A recent Gamasutra article points to the results of the latest GDC attendee survey shows some 44% of those surveyed are planning to try crowdfunding in the near future. Do you think crowdfunding in general and Kickstarter in particular is going to become more of the norm when it comes to game development?
I’m not sure if it’s a fad or not. I can see it’s slowly changing into more of an avenue for pre-sales then a place to donate to good ideas, rarely is something funded that’s not near complete or an established person or brand these days. Which wasn’t it’s founders intent.
The ideas are still there, and it’s still technically donating, but it doesn’t always feel like donating anymore.
Not to say there's anything wrong with this, these changes to the tone of kickstarter, and this whole celebrity thing that’s happening, is what the community seems to want. I say let it be whatever it wants to be, and enjoy it while it’s here. It may be here for a long time, it may not, but at least we have now.
A key part of successful Kickstarters is backer participation and how to convert a potential backer into a full backer. How are you engaging your backers? What kinds of things do you have planned for updates to give notice to those who just hit the “remind me” button and surf on? Interviews? Videos? Stories from the project?
We have a lot of cool stuff we hope to unveil as the campaign goes on. Just stay posted.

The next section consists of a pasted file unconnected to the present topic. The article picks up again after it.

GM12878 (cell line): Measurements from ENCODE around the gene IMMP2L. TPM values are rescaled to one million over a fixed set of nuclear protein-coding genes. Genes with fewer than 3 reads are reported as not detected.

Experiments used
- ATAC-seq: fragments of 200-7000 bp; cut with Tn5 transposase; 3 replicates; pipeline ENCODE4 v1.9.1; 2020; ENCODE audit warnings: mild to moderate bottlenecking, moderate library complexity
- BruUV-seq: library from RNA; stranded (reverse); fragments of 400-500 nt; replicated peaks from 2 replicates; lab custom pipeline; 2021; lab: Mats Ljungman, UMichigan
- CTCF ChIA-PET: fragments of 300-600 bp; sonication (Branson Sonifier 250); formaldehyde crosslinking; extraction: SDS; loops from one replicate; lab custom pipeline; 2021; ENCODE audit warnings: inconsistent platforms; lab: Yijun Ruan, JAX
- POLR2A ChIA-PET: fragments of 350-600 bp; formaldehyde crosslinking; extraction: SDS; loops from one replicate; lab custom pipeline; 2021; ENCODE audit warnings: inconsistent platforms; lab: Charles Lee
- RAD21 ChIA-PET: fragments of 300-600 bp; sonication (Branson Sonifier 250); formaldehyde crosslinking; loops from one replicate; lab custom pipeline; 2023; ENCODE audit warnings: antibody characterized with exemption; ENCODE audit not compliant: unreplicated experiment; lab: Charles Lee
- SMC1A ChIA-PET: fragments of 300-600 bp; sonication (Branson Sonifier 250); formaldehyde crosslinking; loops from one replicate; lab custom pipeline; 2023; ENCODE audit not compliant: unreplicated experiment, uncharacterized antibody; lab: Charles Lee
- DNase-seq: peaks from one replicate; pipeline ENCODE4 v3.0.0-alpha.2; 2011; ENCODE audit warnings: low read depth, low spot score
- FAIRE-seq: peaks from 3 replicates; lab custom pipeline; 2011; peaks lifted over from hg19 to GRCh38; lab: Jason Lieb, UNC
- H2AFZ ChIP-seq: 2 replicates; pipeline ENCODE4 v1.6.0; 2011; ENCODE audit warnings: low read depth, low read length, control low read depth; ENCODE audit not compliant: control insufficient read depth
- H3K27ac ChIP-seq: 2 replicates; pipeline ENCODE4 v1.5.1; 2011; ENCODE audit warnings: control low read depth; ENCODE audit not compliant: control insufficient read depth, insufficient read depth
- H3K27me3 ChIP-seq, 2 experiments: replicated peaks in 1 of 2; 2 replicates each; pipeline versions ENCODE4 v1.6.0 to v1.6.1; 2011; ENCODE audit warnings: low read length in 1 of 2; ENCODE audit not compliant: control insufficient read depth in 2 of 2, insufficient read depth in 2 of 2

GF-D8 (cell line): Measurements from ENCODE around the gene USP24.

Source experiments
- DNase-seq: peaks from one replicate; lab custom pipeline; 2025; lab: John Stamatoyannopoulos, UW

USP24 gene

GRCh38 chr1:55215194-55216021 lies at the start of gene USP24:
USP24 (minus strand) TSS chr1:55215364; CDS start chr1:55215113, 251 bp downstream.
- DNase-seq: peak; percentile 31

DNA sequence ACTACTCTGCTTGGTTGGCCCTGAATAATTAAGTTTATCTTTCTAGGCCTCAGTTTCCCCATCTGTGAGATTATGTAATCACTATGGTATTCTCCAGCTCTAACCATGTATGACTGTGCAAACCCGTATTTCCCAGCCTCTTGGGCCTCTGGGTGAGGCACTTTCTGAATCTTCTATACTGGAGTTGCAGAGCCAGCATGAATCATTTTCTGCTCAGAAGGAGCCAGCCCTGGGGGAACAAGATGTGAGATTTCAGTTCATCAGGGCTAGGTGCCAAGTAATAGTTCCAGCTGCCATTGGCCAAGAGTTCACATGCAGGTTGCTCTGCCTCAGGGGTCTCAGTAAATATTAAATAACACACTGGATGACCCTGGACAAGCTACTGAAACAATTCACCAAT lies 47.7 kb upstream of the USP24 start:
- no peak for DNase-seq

What kind of media attention have you received with your project? How are you spreading the word? Facebook? Twitter? Google+? Youtube? Advertising? Are you using Kicktraq to track your progress?
We’ve had some momentum with Facebook and Twitter, and some press is starting to pay attention. I don’t plan to advertise, if it doesn’t work out this time I might reconsider if I do this again, but to me the goal of the Kickstarter is to try to build a buzz without traditional advertising.
Do you have any tips/advice would you give to anyone looking to start a Kickstarter?
Ask me again when it’s over, I think I’ll have a better perspective on it then.
Thank you for spending your time with us! Do you have any final thoughts for our readers?
I enjoyed having the time to discuss my project, thanks for having me.
Thanks again and I hope to hear good things from your Kickstarter!